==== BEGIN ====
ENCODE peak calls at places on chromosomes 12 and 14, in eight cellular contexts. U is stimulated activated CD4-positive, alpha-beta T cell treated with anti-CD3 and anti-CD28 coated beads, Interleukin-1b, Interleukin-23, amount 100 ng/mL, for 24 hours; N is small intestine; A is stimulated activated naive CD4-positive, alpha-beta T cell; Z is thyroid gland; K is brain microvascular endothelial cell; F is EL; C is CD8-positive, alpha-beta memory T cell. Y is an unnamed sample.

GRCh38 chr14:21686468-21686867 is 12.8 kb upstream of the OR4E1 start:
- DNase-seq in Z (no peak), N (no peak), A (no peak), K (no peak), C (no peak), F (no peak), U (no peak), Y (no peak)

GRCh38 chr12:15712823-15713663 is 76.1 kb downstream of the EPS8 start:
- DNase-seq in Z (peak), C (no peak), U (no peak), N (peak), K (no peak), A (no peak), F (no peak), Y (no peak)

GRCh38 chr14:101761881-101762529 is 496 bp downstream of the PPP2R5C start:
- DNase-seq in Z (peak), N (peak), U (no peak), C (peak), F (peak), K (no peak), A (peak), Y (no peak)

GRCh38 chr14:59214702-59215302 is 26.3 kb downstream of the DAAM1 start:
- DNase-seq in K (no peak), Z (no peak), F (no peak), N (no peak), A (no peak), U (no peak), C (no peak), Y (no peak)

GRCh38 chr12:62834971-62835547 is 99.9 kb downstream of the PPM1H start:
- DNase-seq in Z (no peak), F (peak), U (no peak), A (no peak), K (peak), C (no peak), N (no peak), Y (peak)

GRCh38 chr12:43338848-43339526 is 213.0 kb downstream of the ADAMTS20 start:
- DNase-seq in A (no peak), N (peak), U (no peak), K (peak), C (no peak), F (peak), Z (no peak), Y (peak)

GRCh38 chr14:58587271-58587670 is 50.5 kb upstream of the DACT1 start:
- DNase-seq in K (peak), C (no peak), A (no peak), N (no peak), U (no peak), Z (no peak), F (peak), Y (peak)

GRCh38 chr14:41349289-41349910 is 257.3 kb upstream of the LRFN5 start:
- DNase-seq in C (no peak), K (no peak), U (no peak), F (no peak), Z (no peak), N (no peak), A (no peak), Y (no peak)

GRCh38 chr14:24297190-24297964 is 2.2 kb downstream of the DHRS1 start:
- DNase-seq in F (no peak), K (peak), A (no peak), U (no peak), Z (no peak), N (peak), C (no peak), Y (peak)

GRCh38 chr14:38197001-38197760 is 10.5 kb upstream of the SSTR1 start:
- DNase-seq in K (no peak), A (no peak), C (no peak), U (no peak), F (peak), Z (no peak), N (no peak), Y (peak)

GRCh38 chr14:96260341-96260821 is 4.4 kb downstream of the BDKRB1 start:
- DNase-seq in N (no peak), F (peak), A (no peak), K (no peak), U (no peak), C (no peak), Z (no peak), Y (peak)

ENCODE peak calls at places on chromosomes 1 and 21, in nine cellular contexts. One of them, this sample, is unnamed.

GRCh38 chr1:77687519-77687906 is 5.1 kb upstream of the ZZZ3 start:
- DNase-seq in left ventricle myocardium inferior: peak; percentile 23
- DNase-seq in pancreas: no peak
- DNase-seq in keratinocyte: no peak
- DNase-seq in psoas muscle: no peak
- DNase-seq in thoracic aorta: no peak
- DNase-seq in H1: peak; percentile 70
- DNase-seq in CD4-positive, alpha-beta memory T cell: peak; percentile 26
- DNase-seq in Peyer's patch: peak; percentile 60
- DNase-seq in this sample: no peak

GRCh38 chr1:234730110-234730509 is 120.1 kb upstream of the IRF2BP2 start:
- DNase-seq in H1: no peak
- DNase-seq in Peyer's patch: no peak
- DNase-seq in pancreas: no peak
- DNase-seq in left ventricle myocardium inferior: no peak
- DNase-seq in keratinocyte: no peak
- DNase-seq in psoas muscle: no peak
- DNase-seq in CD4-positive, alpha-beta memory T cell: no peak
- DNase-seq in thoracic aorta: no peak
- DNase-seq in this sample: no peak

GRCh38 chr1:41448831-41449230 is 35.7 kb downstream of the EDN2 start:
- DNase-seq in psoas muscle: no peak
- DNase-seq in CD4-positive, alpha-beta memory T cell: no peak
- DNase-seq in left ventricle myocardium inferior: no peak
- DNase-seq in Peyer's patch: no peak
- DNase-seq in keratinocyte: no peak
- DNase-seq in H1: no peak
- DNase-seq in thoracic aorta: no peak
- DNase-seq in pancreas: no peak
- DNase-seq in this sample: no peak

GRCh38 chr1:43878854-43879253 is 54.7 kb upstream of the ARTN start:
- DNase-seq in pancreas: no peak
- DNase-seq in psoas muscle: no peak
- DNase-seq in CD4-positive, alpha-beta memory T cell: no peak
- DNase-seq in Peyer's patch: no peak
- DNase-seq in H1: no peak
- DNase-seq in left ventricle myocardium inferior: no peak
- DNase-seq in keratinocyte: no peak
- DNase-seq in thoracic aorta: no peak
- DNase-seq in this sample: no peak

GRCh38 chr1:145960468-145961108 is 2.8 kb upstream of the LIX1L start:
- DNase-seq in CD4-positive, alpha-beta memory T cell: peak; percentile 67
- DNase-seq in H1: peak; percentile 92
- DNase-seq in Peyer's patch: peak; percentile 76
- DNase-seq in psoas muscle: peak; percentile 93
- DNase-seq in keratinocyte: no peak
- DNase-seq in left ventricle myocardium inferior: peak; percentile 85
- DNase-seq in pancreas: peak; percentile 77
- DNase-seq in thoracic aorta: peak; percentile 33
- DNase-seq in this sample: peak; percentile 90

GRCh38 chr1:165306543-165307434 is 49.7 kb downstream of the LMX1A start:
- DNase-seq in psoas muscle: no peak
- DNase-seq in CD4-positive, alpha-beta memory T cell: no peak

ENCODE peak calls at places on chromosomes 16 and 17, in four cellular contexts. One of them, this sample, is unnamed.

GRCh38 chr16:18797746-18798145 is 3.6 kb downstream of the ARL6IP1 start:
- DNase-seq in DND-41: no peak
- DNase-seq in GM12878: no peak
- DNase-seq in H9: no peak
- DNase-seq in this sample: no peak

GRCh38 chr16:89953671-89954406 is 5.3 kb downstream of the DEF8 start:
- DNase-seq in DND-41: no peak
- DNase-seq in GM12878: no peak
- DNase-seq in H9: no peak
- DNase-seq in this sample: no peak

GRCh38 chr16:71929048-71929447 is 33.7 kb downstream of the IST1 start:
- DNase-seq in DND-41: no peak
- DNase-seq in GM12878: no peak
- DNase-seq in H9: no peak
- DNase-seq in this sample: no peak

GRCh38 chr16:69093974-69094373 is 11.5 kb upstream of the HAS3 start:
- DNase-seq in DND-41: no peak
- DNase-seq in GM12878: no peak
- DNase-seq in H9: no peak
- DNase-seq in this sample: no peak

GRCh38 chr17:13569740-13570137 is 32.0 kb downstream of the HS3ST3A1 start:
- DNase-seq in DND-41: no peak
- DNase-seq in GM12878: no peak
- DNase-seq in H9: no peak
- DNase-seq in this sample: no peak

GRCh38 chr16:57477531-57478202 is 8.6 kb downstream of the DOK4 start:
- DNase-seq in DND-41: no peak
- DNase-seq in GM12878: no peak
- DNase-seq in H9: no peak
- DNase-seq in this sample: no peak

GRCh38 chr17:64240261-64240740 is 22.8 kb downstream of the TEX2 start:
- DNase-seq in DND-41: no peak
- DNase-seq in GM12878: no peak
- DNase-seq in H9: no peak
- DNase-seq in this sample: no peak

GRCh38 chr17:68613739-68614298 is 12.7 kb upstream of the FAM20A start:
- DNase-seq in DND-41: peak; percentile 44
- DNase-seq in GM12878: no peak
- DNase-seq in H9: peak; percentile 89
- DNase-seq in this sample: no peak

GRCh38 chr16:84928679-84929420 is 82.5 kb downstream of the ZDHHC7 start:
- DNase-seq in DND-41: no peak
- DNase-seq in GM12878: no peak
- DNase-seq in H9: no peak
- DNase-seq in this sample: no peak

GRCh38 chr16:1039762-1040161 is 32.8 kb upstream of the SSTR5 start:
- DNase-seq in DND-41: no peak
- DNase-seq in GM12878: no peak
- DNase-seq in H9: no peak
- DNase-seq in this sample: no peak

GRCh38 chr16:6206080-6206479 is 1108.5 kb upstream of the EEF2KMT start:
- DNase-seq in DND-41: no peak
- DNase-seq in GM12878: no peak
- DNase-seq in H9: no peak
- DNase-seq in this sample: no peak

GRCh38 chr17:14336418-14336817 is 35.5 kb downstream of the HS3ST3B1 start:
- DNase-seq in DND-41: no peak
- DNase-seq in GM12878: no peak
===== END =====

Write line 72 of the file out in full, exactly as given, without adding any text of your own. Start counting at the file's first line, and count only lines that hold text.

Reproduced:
- DNase-seq in pancreas: peak; percentile 77